Someone said to me that he believed in God but not in religion. I don’t really understand what “Believing in Religion” means. You don’t believe in the Constitution of the United States. You accept it, you choose (or not) to abide by it. The Jewish religion is something to be practiced as a way of life that is designed to help you think before you act. The seemingly pointless rituals are to get you into habits of thinking and acting, more than vaguely believing.
But what I think he meant was that he could subscribe to the broader moral imperatives of God’s law, being a good person, helping others. The rituals on the other hand were too irksome and meaningless. That was why he didn’t want to follow them. That’s rather like believing in the idea of charity but not actually wanting to give any money to the poor or a deserving cause. It’s all very well to say, “I love music.” But what if you rarely listen to it, never go to concerts or buy any music? The importance of music in your life is negligible. It’s a joke. Or believing in being fit and healthy but never exercising? Or eating healthy but you only buy Big Macs? If you just down a meal and never think of where the food came from, how fortunate you are, how many others are starving, how important healthy nutritious food is, then you are no different to an animal that takes stuff in at one end and finally expels it at the other. As Aristotle said, the considered life is what we should all be aiming at and religion, in theory at least, is designed for that.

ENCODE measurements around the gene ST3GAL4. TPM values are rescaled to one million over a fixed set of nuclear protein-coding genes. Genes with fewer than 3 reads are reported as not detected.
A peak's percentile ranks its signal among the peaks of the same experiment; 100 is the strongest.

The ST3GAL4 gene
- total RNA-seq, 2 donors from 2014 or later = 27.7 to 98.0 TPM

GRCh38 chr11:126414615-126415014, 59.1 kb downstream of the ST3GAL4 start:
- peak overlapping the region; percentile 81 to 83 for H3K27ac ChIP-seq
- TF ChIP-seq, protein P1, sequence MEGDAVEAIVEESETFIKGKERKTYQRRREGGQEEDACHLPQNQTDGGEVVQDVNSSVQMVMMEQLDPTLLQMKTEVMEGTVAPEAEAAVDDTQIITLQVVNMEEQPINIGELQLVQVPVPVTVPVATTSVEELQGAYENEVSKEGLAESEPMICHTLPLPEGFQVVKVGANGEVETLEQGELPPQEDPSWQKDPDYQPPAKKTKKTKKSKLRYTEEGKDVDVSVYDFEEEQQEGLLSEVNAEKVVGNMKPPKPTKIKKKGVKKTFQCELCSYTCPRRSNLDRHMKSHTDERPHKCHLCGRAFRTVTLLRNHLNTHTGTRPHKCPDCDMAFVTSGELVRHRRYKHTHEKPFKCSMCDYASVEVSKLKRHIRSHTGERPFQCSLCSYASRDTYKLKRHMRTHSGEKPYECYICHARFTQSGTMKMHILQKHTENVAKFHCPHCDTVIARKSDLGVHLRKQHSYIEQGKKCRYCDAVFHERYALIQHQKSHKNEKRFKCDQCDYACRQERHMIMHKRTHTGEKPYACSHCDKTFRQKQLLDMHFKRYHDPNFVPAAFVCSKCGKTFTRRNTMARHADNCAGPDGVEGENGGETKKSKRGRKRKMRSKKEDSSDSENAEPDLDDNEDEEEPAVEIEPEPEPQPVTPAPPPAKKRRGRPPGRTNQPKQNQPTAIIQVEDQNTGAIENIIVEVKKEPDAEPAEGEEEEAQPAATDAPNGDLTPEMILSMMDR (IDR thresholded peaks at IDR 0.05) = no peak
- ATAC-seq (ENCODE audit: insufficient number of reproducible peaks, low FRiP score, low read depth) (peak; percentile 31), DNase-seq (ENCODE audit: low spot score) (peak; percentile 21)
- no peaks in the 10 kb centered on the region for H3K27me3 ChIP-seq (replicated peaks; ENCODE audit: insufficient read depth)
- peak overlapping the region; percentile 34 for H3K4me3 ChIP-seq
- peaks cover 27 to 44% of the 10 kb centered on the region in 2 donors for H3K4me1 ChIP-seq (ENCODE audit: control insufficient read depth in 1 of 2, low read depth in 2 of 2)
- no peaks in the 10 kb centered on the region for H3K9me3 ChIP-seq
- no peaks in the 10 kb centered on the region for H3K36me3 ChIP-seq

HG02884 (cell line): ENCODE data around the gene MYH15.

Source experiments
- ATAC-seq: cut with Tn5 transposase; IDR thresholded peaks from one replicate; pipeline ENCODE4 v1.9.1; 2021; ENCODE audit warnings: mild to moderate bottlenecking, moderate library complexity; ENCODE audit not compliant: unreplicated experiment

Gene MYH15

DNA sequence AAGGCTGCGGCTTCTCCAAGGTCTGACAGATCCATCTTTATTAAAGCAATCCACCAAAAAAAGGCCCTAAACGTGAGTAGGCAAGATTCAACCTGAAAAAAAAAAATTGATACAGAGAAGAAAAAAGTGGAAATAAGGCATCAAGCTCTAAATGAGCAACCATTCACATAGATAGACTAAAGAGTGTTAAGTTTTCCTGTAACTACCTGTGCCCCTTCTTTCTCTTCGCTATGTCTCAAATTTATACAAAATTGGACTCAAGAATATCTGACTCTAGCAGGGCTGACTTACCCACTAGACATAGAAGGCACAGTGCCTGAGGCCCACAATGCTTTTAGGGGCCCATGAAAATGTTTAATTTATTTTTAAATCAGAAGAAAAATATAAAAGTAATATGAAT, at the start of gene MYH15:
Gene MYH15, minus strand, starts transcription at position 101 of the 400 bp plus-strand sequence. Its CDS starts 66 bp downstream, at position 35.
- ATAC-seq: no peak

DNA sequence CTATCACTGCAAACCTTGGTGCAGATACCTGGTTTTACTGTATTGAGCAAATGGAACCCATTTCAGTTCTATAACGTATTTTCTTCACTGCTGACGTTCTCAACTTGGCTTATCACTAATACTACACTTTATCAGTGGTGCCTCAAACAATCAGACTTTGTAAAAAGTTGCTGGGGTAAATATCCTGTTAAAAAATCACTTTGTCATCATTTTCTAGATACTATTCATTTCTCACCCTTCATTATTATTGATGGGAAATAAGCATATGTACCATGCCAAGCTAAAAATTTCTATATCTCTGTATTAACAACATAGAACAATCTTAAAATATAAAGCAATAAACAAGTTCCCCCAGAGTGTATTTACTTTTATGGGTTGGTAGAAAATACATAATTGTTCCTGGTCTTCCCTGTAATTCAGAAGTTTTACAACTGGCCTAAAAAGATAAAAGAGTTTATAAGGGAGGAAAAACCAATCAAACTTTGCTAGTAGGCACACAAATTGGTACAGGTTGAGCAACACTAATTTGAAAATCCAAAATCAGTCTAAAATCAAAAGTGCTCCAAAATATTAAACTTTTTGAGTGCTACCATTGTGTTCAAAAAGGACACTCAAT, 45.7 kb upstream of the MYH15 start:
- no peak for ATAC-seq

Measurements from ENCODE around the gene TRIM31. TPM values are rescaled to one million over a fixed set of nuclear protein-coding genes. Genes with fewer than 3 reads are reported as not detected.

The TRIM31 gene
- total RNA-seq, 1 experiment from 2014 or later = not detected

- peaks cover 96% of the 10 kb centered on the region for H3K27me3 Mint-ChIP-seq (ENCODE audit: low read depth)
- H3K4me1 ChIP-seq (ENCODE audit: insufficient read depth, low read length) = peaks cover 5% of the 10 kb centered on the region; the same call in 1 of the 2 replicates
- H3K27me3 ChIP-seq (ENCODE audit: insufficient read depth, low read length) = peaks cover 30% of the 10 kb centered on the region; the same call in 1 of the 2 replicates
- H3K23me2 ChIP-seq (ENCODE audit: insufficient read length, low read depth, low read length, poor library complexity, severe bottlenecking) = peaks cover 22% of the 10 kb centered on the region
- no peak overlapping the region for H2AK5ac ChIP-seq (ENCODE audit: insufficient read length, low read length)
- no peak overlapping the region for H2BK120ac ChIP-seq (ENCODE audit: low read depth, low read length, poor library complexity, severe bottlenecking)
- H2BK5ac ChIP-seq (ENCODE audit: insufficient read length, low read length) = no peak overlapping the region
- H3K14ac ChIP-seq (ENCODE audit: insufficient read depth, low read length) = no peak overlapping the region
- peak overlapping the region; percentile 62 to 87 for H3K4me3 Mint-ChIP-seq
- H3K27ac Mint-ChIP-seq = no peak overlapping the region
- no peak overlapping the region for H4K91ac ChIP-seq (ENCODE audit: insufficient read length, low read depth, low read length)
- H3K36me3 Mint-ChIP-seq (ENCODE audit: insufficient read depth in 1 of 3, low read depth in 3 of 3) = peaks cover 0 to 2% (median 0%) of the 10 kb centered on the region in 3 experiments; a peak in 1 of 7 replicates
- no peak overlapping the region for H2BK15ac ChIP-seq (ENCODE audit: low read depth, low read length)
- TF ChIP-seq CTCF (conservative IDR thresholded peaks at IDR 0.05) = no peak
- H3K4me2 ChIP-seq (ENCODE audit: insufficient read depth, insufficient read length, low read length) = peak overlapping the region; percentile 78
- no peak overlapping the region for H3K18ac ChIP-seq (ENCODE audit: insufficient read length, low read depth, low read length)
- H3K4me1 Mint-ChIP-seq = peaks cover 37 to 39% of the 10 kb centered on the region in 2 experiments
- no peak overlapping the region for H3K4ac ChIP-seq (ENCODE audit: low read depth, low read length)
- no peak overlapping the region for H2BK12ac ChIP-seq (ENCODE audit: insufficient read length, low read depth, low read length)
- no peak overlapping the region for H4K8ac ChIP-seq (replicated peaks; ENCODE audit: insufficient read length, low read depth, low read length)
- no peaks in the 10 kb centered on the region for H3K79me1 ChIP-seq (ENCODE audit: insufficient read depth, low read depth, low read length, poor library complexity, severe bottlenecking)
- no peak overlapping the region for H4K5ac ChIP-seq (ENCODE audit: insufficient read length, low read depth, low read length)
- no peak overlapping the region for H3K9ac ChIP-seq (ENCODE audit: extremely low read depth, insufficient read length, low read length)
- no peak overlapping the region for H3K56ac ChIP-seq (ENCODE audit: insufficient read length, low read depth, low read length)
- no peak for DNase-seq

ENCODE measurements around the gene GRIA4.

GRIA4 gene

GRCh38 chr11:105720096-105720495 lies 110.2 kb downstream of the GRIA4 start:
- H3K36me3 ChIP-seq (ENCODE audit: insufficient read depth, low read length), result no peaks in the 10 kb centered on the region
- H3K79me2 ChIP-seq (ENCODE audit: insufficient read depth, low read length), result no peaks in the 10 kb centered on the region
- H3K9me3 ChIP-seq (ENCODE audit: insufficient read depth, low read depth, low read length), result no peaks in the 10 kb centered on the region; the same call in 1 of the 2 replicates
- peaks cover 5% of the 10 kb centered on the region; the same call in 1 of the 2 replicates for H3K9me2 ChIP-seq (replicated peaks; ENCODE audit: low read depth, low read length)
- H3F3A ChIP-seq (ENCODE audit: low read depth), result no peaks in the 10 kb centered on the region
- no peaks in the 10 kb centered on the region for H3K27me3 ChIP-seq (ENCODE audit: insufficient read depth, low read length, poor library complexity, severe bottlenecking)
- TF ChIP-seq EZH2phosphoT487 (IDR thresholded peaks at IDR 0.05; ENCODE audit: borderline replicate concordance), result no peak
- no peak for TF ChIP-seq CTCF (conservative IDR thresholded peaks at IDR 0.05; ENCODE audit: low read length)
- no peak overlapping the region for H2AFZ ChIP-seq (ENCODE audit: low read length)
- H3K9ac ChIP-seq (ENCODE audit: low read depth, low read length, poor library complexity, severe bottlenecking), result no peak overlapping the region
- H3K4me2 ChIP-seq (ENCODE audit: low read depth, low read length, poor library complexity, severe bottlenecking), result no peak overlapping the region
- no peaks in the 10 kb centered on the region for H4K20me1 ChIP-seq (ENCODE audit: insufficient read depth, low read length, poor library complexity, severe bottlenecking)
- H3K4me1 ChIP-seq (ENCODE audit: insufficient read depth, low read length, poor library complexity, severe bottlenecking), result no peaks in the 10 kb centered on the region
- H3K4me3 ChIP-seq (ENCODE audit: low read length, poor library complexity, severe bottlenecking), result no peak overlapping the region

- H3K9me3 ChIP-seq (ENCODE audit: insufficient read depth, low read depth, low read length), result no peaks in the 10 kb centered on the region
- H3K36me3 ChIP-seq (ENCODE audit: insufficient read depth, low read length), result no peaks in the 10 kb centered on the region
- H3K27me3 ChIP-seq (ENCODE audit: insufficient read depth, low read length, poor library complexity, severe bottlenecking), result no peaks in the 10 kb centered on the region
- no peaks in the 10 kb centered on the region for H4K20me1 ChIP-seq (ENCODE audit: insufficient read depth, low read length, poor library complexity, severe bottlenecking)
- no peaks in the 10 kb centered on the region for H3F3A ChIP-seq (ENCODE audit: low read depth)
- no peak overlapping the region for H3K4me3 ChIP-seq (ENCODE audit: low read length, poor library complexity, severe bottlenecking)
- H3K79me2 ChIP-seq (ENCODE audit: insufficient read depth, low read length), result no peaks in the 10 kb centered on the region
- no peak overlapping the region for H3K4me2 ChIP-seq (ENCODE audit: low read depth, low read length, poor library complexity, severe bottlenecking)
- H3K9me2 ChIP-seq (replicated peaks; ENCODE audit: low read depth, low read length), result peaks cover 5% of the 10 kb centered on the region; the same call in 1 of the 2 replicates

This part of the Torah, about the kosher animals, fish and birds we can eat, is not just a matter of which ones, although there are very good reasons as to why some animals, fish and fowl are preferred to others. You could still make a pig of yourself eating kosher food!!! But the purpose of the rules is to get you to stop and think as you prepare food and as you eat it. To stop and think before you stuff your face.
Happy eating and don’t get annoyed with religion for trying to get you to think before you act.